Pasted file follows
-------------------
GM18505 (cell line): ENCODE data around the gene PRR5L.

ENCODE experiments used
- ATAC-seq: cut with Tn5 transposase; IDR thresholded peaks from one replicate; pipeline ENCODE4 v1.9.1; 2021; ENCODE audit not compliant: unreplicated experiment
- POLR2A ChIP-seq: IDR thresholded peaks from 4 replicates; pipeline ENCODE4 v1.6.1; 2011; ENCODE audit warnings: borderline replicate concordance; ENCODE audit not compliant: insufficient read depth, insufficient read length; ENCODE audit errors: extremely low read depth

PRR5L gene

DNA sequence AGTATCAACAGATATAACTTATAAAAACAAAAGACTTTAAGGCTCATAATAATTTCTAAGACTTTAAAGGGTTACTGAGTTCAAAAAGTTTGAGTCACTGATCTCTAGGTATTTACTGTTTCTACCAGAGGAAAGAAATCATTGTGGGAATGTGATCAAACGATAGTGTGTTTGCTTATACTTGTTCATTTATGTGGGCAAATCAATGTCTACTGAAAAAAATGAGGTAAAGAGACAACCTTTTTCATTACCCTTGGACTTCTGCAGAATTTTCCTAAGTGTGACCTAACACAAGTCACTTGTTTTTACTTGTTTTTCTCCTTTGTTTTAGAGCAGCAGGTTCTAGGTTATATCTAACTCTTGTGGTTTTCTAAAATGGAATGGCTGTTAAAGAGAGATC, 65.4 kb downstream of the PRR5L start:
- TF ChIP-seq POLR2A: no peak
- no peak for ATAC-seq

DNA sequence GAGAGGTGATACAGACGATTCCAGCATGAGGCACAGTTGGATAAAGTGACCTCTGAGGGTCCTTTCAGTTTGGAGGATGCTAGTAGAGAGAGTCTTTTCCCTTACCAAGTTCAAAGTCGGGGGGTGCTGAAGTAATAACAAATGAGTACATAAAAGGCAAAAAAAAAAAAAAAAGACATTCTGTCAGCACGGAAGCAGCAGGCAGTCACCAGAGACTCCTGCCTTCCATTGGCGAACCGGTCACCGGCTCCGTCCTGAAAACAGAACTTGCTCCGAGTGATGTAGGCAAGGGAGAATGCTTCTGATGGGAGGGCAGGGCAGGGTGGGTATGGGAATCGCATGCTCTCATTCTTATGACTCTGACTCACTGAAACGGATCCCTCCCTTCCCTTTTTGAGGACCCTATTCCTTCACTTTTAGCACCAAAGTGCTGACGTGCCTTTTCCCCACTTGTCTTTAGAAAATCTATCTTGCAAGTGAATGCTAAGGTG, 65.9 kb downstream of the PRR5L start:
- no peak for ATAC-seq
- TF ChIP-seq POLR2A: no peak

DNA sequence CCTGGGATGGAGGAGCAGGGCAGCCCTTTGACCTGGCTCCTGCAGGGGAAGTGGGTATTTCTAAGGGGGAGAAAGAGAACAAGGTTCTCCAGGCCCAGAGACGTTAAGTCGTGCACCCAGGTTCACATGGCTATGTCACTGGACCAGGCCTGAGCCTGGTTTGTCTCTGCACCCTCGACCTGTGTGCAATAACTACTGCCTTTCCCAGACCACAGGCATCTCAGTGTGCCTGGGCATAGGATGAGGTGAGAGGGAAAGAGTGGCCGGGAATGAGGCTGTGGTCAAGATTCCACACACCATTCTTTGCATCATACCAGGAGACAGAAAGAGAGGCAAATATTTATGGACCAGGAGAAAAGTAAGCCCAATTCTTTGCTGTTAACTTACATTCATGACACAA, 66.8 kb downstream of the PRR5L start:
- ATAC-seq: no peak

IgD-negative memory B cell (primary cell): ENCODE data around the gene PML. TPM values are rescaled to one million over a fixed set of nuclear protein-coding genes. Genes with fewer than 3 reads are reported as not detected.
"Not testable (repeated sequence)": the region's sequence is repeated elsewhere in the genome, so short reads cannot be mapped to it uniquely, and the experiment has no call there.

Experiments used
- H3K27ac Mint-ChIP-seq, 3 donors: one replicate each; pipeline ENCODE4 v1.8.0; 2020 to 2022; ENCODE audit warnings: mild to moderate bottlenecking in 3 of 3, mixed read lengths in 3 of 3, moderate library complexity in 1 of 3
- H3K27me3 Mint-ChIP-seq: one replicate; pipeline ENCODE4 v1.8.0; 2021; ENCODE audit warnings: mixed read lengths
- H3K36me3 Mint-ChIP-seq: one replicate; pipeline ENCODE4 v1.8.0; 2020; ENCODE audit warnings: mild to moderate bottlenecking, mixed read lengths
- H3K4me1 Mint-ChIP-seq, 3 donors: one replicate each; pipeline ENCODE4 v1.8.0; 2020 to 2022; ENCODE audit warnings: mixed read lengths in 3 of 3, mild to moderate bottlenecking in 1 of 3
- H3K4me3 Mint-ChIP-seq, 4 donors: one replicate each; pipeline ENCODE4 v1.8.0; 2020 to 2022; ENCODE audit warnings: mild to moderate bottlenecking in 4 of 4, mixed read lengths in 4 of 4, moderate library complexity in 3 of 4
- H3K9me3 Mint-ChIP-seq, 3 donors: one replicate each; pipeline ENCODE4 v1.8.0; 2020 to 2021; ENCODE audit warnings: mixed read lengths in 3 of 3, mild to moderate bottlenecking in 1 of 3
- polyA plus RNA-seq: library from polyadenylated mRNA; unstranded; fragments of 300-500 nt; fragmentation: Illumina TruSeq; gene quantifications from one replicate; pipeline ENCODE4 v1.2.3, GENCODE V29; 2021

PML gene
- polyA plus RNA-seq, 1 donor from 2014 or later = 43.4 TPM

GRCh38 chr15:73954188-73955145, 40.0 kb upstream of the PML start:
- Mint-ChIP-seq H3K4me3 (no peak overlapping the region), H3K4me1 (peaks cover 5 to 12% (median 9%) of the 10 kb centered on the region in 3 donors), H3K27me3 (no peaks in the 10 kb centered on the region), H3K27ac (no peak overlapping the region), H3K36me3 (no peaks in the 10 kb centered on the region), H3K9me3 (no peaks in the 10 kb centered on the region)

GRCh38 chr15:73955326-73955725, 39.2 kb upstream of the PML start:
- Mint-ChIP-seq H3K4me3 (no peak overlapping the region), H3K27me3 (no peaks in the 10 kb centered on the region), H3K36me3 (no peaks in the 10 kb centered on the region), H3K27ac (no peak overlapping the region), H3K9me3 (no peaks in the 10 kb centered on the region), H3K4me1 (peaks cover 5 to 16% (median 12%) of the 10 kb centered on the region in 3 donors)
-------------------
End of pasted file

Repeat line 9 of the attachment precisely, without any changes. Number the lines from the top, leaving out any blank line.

DNA sequence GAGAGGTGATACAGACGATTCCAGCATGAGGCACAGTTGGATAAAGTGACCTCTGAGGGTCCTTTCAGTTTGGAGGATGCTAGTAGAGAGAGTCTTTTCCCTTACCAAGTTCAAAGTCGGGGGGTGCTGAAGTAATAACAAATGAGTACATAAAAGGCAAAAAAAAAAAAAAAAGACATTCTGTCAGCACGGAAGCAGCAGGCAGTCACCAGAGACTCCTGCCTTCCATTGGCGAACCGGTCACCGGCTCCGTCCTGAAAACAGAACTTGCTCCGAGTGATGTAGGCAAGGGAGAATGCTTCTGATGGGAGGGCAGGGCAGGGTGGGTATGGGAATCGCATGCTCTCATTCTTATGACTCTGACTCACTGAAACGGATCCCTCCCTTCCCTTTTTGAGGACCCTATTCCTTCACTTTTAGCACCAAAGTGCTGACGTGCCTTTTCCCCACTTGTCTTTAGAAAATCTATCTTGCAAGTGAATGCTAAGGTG, 65.9 kb downstream of the PRR5L start: